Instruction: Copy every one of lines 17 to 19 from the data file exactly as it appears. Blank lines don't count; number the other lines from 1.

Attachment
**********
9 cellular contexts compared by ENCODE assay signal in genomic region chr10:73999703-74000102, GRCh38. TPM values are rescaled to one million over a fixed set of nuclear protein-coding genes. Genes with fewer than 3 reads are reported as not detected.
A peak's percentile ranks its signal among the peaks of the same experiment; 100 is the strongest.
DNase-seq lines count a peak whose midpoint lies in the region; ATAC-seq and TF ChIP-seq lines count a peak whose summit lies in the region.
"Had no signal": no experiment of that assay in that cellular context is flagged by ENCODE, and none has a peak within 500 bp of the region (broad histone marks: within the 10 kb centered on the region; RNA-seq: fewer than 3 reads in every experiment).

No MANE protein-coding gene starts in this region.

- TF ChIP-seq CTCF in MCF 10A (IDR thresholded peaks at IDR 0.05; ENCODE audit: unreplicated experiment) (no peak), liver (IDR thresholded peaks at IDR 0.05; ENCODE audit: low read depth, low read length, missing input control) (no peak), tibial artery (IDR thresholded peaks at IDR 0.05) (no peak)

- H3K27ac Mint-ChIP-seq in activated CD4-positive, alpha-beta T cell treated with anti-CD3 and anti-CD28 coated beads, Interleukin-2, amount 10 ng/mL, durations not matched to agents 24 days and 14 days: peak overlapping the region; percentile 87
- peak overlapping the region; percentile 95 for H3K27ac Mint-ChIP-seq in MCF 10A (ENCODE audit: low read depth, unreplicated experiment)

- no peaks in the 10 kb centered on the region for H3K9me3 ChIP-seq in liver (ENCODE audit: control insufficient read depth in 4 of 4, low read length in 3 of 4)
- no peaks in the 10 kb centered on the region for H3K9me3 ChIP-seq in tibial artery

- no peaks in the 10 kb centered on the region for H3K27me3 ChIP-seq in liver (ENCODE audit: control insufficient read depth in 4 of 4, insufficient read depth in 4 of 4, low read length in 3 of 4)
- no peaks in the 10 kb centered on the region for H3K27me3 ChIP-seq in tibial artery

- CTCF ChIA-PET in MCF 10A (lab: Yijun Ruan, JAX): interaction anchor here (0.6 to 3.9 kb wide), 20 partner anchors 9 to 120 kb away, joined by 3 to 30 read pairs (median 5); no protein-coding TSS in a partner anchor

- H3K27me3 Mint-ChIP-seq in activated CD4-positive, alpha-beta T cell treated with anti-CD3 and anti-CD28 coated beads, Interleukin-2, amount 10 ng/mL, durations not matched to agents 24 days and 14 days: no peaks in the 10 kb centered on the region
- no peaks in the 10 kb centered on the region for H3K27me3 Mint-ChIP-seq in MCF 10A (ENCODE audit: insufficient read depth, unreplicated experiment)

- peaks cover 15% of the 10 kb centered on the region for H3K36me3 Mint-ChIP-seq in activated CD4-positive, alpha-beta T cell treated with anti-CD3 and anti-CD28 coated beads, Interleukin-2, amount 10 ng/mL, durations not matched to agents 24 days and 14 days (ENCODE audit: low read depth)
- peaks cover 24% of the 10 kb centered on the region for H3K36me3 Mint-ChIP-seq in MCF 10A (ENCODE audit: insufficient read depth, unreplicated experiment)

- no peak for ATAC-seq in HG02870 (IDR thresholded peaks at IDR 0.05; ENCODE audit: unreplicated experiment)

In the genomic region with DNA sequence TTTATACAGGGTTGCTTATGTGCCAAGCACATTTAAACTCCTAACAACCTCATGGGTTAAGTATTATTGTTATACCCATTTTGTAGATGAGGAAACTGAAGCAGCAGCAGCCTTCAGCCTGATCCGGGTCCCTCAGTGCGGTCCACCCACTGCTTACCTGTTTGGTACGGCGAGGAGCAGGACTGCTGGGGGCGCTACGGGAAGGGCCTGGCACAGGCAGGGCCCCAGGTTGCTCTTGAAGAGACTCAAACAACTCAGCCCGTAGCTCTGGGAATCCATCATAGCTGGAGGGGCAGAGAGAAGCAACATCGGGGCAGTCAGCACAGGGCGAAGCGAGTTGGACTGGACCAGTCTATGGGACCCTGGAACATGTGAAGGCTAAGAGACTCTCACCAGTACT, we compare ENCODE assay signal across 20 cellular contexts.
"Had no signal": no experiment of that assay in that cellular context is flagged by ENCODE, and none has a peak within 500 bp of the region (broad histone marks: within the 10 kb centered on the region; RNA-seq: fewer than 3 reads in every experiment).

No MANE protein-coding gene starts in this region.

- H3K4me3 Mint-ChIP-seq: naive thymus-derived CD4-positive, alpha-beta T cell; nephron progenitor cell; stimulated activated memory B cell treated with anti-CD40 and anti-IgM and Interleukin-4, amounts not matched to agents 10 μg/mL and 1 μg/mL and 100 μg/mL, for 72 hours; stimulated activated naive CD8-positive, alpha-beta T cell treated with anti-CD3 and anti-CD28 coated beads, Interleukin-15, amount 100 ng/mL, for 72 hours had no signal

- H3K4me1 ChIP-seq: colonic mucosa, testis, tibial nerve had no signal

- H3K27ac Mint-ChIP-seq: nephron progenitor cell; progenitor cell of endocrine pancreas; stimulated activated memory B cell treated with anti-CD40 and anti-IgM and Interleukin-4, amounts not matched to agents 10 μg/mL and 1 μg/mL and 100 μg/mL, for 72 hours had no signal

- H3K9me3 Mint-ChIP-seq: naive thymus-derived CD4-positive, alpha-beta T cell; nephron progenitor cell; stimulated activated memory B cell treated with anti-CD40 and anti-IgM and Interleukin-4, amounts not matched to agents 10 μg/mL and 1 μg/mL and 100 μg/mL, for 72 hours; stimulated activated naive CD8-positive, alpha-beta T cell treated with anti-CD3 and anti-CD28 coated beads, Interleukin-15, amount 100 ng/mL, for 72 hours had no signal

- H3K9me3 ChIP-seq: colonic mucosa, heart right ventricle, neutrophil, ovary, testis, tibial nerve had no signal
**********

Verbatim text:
- peaks cover 24% of the 10 kb centered on the region for H3K36me3 Mint-ChIP-seq in MCF 10A (ENCODE audit: insufficient read depth, unreplicated experiment)

- no peak for ATAC-seq in HG02870 (IDR thresholded peaks at IDR 0.05; ENCODE audit: unreplicated experiment)

In the genomic region with DNA sequence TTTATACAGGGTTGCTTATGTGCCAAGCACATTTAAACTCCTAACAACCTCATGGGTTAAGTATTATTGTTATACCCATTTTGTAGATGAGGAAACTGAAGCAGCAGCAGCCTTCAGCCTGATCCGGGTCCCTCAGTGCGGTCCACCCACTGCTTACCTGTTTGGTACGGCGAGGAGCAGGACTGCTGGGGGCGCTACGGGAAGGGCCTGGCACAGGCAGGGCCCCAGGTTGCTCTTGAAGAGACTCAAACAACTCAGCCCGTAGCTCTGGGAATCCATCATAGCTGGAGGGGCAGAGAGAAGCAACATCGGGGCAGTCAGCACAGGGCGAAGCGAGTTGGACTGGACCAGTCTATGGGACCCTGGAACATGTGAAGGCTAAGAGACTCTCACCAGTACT, we compare ENCODE assay signal across 20 cellular contexts.